Dog Poisoning by Rodenticide
Rodenticides: the basics
To kill off invasive pests like rats or mice, people often use rodenticides, commonly known as ‘rat poison’. These poisons, found in homes, farms, building sites, and commercial buildings, also pose a very real threat for our domestic animals who may ingest them accidentally.
If your dog ingests rodent poison (rodenticide), there are a few things your vet will need to know to help your pet:
- What time (approximately) did ingestion occur?
- What kind of poison (the name brand or the active ingredients list)?
- Approximate amount ingested
- Body weight of your dog
These facts will determine what treatment options will be most beneficial.
For simplicity, only the anticoagulant type of poisons will be discussed in further detail here. Treatment is dictated based on the type of poison ingested and the symptoms of the patient. A variety of ingredients can be used in rodenticides and the active ingredients determine how the poison kills its target. The active ingredients in anticoagulant-type poison can include: chlorophacinone, diphacinone, warfarin, bromadiolone, brodifacoum, and difethialone. At the end of this article you will find a link that can explain in further detail about all types of rodenticides as well as phone numbers for poison ingestion hotlines in pets.
Anticoagulants interfere with the body’s ability to repair blood vessel damage. When a blood vessel is damaged it becomes leaky, leading to small internal bleeds. A complex cascade of events is involved in order to form a blood clot to repair vessel damage. This process is occurring all the time throughout the body to keep blood circulating. Anticoagulants interfere with this process resulting in internal bleeding. If not corrected in time, this eventually leads to death via exsanguination.
Evacuation of the poison is the first and best option to prevent absorption of poison; in other words, get the poison out of the dog’s system! If it has been four hours or less since ingestion, your veterinarian will likely recommend induced vomiting. In dogs, this can be done by administering 3% hydrogen peroxide by mouth. The dose is weight-dependent and your veterinarian can help you calculate the dosage. This is time sensitive, so do not delay treatment. If you do not feel comfortable doing this at home, load up your dog and head to the nearest emergency clinic.
If it has been longer than four hours since ingestion, your vet will likely administer treatments to help minimize absorption of the poison from the intestinal tract. Also, vitamin K therapy will be started and blood work will be needed to determine how much blood loss has occurred thus far and how long blood takes to clot. Xrays may also be helpful to check for bleeding in body cavities.
Symptoms of rodenticide poisoning do not begin to occur until several days after ingestion. By this time, serious blood loss has occurred. Symptoms can include:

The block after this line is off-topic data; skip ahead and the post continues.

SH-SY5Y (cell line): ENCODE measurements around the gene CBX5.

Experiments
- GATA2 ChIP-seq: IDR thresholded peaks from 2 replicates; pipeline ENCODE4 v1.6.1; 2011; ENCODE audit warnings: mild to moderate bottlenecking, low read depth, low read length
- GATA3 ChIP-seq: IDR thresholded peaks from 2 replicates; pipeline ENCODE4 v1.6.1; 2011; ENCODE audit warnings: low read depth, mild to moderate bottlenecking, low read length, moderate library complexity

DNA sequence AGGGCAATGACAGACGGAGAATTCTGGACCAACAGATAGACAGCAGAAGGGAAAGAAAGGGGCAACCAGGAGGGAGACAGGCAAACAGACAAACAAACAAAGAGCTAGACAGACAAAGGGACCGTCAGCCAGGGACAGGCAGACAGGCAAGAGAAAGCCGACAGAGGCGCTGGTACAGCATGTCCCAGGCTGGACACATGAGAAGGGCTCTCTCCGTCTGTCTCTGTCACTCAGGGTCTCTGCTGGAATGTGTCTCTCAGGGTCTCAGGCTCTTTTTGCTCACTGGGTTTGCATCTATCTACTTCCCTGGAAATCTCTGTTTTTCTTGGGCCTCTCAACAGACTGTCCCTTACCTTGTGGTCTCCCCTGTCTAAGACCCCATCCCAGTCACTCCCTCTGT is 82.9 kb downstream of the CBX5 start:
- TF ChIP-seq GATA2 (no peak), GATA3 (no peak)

- Pale gums
- Bruising on the belly
- Swollen legs
- Bleeding from nose or rectum
- Feces colored bright green or blue
- Weakness or lethargy
- Distended belly
- Coughing or labored breathing
Blood work will help determine the severity of the poisoning. Hospitalization and blood transfusions as well as additional treatment may be required based on symptoms. Dogs that have ingested an anticoagulant are a risk of bleeding out, even if no trauma has occurred. Minor bumps or falls become life threatening.
Image Credit: “Jill” Blair Hansen
Certain rodent poisons kill via more potent methods than the anticoagulant type of poison. While more potent may be an advantage to killing invasive pests, it also is much more deadly for pets. Most of these products do not have antidotes. Also with more potent poisons, the likelihood that pets who eat poisoned rodents will die becomes a bigger risk. Though no poison is ever safe, in my opinion anticoagulants are the safer products to have in a house where there are kids or pets. Thankfully, if an anticoagulant poison is ingested and symptoms are caught early, an antidote available.
Rodenticide regulations and safety are determined by the EPA and the CDC. Below are some helpful links and phone numbers related to poison and pets.
Environmental Protection Agency: https://www.epa.gov/rodenticides
National Pesticide Information center: http://npic.orst.edu/ingred/ptype/rodenticide.html
ASPCA Animal Poison Control Center Phone Number: 888.426.4435
Pet Poison Helpline-24/7 Animal Poison Control Center: 855.764.7661
Amanda Burow, D.V.M. (Dr. B), is a graduate of Iowa State University’s College of Veterinary Medicine. Dr. Burow’s patient list includes hunting dogs of all varieties, as well as several field trial dogs and full time sporting guide dogs. In addition to practicing general veterinary medicine, she has special interest in the areas of preventive care, emergency medicine, and dermatology. In her spare time, she enjoys being outdoors and on the lake, staying active, reading, and spending time with family and friends.
Mud River is proud to share these tips from Dr. B with our customers. Keep in mind it is best to work with your local veterinarian to determine the needs for your animals.